Post-Processing | 2 MINUTE READ

Auto Filters Get Superior Seals with Servo Ultrasonic Welding

Automotive Tier 1 gets stronger welds and shorter cycle times in assembly of small transmission filters—results not possible with vibration welding.


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The switch to ultrasonic welding from vibration welding in assembling small (3.5 × 5 in.) transmission filters helped global automotive Tier 1 supplier ITW Powertrain Components solve problems it had experienced with vibration welding—notably weld cycle time, particulates, flash, and the cost of tooling and machines.

The Chicago-based company opted to use the the iQ Servo Ultrasonic Welding System from Dukane. This was the first time a complete transmission filter assembly was ultrasonically welded by ITW Powertrain Components, according to Rich Stuber, project manager. Transmission filters require hermetic seals and are subject to burst tests to ensure leakproof performance

Dukane says its patented Melt-Match and Round Energy Design is more forgiving of inaccuracies during molding and allows more plastic to be melted during the process, which results in stronger hermetic welds. In addition, Dukane says servo-controlled ultrasonic welding has been shown to produce consistent parts, reduce particulates and provide tighter process control. Dukane anticipates this capability will be a game changer as processors experience growing demand for electric and hybrid vehicles.

Tory Solheim, ITW Powertrain Components’ design engineer, explains that the Dukane system is used in welding a proprietary transmission filter for a major OEM. It entails first welding in the pleat pack, followed by welding the cover over the pleat pack. These units are molded in a 33% glass-filled nylon 66.

Servo-controlled ultrasonic welding has been shown to produce consistent parts, reduce particulates and provide tighter process control.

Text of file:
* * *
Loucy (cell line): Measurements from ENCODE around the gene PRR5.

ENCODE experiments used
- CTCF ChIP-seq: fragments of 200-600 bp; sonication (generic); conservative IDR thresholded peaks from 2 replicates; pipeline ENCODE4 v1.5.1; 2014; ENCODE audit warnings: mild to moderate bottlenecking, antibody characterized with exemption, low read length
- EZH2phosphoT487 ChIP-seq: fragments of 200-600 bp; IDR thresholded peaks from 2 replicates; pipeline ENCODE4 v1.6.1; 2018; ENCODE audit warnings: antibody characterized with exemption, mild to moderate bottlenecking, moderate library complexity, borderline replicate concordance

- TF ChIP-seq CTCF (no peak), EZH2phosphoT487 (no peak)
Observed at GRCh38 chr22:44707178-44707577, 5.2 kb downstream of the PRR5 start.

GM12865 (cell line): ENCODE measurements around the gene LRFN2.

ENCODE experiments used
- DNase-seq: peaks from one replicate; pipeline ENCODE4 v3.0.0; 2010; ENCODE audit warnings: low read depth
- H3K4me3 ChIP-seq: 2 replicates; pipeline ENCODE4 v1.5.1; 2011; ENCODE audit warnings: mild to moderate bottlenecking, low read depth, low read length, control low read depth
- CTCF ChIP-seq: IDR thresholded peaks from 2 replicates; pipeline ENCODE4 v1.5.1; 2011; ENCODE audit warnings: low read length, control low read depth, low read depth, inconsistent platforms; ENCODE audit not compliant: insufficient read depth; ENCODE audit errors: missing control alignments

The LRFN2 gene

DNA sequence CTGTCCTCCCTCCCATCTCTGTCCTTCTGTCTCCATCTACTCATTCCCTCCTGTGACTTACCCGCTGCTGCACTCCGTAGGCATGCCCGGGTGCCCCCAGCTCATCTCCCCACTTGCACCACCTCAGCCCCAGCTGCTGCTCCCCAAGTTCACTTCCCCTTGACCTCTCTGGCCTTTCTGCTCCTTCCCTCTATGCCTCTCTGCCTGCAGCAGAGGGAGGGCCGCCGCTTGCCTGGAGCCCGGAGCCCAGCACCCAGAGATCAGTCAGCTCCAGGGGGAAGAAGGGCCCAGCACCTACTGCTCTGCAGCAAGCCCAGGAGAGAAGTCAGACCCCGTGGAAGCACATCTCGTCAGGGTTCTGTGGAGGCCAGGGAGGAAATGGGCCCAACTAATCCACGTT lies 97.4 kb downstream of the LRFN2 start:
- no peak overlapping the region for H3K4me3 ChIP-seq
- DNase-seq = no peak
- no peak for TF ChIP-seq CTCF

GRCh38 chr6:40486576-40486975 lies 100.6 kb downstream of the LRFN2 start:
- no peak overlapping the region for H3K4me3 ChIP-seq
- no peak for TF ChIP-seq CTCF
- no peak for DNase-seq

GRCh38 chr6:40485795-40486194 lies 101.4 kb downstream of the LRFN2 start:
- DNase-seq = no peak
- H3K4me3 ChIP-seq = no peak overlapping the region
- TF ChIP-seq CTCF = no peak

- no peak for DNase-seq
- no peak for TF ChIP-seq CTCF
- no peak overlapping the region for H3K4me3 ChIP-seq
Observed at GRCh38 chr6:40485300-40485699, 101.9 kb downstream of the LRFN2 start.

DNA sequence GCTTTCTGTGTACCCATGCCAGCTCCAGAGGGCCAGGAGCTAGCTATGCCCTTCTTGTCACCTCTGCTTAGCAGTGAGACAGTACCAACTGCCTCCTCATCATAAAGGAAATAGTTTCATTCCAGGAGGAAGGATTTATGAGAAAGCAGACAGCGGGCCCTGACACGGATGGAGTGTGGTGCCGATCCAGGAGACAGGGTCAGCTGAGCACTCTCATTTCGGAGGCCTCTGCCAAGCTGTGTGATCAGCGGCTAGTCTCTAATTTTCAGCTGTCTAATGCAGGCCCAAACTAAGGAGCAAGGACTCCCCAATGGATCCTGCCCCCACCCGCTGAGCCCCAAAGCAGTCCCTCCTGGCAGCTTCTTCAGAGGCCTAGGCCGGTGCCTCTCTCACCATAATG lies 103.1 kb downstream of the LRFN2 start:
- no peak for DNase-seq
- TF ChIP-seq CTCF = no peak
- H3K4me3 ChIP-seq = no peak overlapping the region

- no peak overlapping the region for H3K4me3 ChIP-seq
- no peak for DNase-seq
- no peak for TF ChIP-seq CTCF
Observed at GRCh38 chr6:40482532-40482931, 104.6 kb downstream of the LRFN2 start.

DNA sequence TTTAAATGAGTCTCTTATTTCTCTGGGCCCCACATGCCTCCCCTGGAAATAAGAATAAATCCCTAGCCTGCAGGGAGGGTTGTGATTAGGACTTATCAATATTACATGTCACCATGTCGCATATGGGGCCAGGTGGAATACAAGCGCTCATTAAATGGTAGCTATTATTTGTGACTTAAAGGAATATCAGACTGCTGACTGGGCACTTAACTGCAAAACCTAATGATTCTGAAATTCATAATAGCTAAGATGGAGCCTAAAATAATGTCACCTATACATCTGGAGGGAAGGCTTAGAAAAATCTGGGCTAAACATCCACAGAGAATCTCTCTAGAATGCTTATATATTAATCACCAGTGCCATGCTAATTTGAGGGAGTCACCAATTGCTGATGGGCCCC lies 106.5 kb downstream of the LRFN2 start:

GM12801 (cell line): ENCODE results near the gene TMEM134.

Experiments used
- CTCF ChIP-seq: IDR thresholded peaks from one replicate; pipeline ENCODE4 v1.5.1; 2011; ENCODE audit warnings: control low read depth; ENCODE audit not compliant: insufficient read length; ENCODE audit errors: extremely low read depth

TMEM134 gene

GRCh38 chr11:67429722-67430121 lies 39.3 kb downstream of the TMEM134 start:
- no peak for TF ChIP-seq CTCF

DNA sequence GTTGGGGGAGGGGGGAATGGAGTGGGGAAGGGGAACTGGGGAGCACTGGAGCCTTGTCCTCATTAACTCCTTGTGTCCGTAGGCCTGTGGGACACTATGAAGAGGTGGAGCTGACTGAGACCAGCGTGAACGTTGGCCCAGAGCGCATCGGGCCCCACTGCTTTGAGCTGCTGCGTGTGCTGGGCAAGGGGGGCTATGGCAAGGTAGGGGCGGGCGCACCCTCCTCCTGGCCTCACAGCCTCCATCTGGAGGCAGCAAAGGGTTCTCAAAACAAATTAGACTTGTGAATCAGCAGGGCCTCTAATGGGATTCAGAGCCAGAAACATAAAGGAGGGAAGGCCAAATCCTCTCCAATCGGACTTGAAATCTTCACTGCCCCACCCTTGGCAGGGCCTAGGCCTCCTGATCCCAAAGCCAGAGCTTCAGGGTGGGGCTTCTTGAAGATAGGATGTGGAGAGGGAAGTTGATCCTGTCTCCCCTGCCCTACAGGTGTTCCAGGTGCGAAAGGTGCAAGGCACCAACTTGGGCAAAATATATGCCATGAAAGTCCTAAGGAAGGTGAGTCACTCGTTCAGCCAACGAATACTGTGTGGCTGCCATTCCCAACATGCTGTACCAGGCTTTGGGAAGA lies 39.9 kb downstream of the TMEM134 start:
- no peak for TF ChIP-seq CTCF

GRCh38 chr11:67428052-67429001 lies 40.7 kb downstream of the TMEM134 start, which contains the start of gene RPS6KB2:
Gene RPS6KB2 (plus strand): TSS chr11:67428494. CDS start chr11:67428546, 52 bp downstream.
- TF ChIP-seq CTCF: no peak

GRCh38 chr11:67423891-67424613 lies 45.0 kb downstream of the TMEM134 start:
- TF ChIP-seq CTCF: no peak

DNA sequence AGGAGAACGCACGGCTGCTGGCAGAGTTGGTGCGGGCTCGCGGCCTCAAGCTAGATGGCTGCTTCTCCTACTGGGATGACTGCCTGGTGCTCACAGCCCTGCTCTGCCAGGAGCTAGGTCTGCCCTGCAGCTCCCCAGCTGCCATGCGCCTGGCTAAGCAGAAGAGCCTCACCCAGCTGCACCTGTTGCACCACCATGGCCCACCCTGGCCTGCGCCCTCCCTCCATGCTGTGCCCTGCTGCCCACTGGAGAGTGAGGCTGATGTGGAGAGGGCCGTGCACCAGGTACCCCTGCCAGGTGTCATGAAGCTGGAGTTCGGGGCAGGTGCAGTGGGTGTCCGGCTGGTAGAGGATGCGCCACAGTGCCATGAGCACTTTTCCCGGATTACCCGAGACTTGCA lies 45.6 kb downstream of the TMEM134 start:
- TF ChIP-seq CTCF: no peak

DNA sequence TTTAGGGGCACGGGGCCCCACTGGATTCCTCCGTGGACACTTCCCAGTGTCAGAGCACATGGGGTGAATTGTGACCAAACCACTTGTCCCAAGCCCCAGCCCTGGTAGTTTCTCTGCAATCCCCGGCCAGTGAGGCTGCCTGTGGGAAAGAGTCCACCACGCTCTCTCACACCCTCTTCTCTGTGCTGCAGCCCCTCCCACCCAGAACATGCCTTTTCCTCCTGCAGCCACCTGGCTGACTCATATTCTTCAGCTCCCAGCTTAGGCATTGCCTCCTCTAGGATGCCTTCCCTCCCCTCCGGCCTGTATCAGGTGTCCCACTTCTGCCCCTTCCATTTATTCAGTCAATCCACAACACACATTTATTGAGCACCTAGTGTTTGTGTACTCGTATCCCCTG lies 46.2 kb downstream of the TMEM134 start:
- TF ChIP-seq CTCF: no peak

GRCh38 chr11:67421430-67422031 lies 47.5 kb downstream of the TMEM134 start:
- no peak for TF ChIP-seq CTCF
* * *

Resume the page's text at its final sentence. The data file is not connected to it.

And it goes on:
A Welding First 

Stuber of ITW says use of the iQ Servo 15-kHz welding system allowed this filter to be successfully sealed with ultrasonics.Historically, transmission filters have been assembled with vibration welding, thus creating particulate in the filters and long cycle times (18 sec/weld for vibration vs. 3-4 sec/weld for ultrasonic). Previously we could not achieve the seal requirements (14.5-psi burst test) with pneumatic welders and a standard energy director. Though use of the servo technology and round energy director, we were able to achieve the part criteria with a very reliable and wide process window and a reduced cycle time.”

Another key feature of the Dukane technology that proved particularly helpful in improving the welding process was Melt Detect. This enabled the company to weld more uniform seals across the part and increase the weld integrity. This feature is especially useful for applications where it is difficult to achieve the required amplitude to melt the parts.

Stuber and Solheim say the biggest advantage with the new technology is the ability to perform—in one unit—two different weld processes via a two-stage weld side by side, instead of having to use two large vibration welders. They see this system as ideal for transmission filters of this size and smaller, and also for other small-scale applications.


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